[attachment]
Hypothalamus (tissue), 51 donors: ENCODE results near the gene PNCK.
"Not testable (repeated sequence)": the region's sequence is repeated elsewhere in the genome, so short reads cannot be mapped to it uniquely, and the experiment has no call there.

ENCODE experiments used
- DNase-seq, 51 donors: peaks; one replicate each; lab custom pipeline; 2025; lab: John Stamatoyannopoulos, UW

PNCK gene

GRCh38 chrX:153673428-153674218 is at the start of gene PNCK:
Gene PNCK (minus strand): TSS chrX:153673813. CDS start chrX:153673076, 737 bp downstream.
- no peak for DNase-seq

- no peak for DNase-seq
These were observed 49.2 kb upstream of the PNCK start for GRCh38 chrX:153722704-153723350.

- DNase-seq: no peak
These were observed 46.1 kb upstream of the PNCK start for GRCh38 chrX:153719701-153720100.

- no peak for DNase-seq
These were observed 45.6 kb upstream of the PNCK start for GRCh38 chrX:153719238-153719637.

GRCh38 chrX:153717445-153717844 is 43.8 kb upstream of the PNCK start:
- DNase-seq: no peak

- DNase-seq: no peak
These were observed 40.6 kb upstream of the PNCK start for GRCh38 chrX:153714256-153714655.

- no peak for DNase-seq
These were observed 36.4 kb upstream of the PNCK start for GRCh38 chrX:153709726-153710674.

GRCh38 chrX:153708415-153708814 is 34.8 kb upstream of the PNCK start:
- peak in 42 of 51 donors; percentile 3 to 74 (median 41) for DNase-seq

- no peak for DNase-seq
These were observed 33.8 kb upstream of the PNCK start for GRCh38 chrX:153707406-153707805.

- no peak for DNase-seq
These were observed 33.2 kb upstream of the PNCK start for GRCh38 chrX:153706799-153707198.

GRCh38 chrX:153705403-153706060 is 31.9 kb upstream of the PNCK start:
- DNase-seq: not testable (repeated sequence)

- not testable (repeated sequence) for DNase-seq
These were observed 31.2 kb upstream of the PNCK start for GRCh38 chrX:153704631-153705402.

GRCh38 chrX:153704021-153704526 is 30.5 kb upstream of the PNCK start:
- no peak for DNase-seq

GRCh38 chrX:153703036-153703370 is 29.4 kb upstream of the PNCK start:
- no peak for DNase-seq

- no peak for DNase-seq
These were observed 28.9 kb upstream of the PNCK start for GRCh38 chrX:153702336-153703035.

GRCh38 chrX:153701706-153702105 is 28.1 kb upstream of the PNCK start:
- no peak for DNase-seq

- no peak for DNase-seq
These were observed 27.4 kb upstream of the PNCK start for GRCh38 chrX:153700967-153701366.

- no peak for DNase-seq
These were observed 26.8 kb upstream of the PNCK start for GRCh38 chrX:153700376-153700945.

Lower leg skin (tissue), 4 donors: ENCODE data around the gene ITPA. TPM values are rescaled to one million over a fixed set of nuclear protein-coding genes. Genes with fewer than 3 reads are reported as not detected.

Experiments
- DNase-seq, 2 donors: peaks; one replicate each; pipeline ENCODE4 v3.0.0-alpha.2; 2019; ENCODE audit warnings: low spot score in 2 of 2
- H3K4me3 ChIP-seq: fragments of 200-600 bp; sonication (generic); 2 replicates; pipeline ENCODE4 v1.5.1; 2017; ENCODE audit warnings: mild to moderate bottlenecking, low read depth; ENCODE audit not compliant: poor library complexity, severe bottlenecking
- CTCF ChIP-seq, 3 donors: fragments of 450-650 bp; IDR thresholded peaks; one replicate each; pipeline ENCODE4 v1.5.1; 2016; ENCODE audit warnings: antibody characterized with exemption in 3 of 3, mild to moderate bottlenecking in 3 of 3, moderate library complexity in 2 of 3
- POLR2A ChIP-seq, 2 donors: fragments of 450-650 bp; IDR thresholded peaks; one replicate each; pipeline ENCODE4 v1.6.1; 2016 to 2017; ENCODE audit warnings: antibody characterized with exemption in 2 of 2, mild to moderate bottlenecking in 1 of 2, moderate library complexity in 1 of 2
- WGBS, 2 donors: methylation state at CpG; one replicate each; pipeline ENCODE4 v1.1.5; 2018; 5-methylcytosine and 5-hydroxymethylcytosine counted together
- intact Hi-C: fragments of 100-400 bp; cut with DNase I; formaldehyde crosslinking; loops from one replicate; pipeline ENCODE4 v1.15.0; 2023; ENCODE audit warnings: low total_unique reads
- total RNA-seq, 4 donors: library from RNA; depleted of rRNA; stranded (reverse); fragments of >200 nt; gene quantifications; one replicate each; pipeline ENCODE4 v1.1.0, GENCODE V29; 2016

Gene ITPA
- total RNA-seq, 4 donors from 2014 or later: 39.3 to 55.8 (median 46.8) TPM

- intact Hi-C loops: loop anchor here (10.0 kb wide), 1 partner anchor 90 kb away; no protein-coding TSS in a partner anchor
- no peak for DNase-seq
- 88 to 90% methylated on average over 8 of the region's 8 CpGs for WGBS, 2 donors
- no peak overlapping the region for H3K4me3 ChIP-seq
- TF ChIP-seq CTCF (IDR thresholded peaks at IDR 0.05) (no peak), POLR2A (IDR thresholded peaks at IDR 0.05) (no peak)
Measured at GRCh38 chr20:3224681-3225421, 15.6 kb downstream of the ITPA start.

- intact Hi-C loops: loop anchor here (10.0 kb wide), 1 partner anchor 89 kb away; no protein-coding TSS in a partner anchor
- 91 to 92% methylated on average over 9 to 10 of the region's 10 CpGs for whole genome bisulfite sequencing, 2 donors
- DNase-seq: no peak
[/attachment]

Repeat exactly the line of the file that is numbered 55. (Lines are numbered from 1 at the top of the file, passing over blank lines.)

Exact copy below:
- no peak for DNase-seq